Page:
In 1938, the Atlantic Ocean was active and angry. It churned up nine major storms that year, hurtling them toward North America with relentless, deadly force. Hurricane season 1938 climaxed on Sept. 21 when the Great New England Hurricane made landfall in Long Island as a Category 3 storm, killing more than 680 people and obliterating some 57,000 homes.
That same year, on the other side of the globe, Japan and China were entangled in an accelerating war. In Germany, Hitler named himself Supreme Commander of his country’s armed forces and set in motion a foreign policy aimed at attack and domination. Across the world, fascism was rearing its ugly, threatening head.
In America, all of this grim news was delivered in real time via news bulletins on the radio. Still a relatively new form of media, radios were popular as a source of both news and entertainment. People tuned in for concerts and their favorite serial dramas or comedy shows. And when those shows were interrupted by breaking news, the entire country experienced those events together. No more reading about yesterday’s news in today’s paper on your own time. On the radio, the news was immediate, dramatic and part of a collective, simultaneous experience.
On Oct. 30, 1938, 23-year-old actor-writer-producer Orson Welles took advantage of this new medium to dramatic effect. For a special Halloween episode of his weekly radio drama The Mercury Theatre on the Air, Welles and his fellow castmates put on a dramatic fictional newscast set on Oct. 30, 1939, in which they reported, “live,” on an invasion of Earth by Martian aliens.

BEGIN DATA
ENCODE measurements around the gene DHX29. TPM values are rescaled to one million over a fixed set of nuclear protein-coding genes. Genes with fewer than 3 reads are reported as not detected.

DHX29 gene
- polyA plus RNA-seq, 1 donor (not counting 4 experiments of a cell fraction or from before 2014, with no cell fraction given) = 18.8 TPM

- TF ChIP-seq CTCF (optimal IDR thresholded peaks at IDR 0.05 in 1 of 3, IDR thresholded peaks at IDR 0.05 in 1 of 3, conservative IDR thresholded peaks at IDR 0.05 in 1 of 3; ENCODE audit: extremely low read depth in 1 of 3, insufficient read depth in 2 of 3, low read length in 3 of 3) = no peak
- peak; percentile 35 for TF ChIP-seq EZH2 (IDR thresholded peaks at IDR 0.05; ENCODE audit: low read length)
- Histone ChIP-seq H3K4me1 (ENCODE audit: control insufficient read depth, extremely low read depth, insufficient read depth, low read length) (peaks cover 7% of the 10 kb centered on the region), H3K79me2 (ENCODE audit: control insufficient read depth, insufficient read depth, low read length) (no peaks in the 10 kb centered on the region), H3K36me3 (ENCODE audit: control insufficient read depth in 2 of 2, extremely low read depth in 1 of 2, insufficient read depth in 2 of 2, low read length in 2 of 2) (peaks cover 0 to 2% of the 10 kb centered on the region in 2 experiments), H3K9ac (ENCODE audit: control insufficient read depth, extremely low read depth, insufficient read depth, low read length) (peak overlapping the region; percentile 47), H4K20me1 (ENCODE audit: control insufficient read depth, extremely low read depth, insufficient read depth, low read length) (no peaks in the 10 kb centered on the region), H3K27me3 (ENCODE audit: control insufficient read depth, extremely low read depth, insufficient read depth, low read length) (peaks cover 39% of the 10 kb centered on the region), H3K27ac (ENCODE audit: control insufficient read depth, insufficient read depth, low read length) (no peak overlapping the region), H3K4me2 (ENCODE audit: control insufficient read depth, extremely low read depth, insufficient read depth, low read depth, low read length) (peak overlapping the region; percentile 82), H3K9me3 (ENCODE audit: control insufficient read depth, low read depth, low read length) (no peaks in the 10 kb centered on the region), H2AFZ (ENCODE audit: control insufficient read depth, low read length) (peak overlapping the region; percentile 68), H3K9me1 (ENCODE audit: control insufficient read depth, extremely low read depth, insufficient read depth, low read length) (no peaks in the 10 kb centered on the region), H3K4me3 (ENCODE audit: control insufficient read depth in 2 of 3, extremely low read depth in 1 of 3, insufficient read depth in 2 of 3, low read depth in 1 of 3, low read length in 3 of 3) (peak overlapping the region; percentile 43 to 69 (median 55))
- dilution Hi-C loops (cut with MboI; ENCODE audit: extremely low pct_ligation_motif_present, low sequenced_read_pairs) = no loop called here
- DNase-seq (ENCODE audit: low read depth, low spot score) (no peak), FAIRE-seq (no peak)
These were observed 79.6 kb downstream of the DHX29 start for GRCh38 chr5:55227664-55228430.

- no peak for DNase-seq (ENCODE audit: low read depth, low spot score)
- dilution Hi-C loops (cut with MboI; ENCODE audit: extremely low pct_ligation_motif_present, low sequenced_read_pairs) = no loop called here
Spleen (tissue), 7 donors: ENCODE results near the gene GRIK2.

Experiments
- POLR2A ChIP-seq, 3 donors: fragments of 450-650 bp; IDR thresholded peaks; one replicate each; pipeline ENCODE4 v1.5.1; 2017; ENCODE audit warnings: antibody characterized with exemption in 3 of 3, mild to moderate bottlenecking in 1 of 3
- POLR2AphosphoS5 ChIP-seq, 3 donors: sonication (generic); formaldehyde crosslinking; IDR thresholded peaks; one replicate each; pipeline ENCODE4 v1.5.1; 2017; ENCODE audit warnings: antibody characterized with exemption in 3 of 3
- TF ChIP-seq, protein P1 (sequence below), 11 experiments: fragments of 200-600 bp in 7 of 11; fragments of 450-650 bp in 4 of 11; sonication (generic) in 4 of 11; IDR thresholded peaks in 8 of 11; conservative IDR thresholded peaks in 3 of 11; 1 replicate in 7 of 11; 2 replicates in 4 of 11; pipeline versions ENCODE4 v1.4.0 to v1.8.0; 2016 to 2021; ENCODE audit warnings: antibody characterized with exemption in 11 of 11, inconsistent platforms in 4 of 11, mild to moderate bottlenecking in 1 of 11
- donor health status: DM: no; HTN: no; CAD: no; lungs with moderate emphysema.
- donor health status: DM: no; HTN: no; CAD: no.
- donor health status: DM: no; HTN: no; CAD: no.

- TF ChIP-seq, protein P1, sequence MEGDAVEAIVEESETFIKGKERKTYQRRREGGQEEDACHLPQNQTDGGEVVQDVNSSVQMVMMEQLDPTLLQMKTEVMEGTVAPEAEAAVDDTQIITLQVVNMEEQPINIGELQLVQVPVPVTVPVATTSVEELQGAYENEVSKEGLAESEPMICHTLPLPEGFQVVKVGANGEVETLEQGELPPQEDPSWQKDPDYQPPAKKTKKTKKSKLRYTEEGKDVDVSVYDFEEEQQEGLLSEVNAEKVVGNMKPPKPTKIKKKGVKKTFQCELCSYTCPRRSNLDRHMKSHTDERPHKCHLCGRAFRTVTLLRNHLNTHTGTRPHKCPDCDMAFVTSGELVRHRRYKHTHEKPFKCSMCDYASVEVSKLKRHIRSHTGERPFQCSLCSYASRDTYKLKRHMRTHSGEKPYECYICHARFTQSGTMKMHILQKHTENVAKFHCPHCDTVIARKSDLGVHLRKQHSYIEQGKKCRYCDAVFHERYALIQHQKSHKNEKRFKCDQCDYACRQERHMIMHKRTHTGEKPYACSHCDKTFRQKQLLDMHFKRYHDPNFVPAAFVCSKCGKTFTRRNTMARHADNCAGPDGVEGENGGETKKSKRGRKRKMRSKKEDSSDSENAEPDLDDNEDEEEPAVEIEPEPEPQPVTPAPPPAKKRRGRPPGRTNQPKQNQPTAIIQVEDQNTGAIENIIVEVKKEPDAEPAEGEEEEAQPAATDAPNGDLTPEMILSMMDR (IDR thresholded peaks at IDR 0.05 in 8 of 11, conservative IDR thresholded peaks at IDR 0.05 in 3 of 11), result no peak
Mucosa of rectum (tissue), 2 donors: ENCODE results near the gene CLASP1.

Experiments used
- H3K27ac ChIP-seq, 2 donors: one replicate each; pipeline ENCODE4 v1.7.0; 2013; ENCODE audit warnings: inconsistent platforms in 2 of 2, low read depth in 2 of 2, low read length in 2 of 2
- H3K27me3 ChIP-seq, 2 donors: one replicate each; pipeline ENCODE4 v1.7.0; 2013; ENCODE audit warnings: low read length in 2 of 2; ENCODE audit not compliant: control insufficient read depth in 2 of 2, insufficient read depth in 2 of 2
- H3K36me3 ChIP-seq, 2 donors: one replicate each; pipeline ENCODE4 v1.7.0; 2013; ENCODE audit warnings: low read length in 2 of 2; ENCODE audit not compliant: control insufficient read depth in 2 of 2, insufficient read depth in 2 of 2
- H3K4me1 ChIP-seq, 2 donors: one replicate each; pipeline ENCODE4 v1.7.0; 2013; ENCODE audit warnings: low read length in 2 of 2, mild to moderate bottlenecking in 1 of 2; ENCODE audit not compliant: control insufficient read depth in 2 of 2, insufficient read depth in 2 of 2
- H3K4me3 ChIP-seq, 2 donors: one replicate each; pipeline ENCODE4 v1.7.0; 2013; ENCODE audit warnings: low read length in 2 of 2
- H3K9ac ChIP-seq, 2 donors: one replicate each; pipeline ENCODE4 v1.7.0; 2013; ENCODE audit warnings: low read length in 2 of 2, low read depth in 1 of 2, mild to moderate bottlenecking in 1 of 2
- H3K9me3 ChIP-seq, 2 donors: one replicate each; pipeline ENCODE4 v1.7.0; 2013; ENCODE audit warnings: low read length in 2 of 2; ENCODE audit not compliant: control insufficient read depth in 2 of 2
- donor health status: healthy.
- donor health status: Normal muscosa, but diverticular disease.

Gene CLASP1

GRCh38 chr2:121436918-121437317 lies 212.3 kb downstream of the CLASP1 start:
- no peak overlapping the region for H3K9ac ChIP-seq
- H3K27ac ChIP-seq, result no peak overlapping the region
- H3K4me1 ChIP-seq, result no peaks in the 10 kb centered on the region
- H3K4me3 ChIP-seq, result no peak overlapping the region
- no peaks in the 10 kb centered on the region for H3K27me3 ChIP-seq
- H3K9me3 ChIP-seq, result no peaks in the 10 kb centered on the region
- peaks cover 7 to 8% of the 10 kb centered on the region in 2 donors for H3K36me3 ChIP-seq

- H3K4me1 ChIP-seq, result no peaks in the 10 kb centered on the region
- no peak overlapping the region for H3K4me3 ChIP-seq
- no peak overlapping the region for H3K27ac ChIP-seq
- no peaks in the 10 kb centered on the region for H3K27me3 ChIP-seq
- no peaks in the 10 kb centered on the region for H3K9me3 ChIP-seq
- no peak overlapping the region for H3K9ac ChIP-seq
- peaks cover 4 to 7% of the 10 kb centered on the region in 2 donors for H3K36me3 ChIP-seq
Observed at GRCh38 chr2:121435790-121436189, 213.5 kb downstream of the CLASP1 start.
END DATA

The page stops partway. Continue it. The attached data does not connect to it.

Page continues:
The War of the Worlds, Welles’ retelling of H.G. Wells’ classic novel, was convincing. Too convincing. People who tuned in late or missed the intro explanation were terrified. A strange bullet-shaped object had landed in a field in New Jersey. Cow-sized alien beings were crawling out of it. A cloud of black smoke was choking and killing thousands. America was under attack. And just like that, fake news was born.
Welles did such a good job of re-creating the sound of a live news broadcast that he inadvertently caused a panic. Even people who didn’t believe that there was an alien invasion thought that something was wrong, that the country was under an attack of some sort.
“It was very similar to today in that people were getting crazy weird news bulletins every day,” composer Annie Gosfield says. “There had just been that awful hurricane, and the threat of World War II beginning, people were on edge.”
Gosfield is the composer of War of the Worlds, a new opera adapted from Welles’ radio broadcast. Her piece will receive its world premiere at Disney Concert Hall and various sites around downtown Los Angeles on Sunday, Nov. 12. The outdoor sites are positioned near Cold War–era air raid sirens that have been retrofitted to transmit live from Disney Hall (music performed on the street also will be transmitted back into the hall). Audiences can get tickets to watch the performance from inside the hall, or reserve a spot at one of the siren sites. Or, if they happen to be walking down the street, they can encounter this musical alien invasion fortuitously.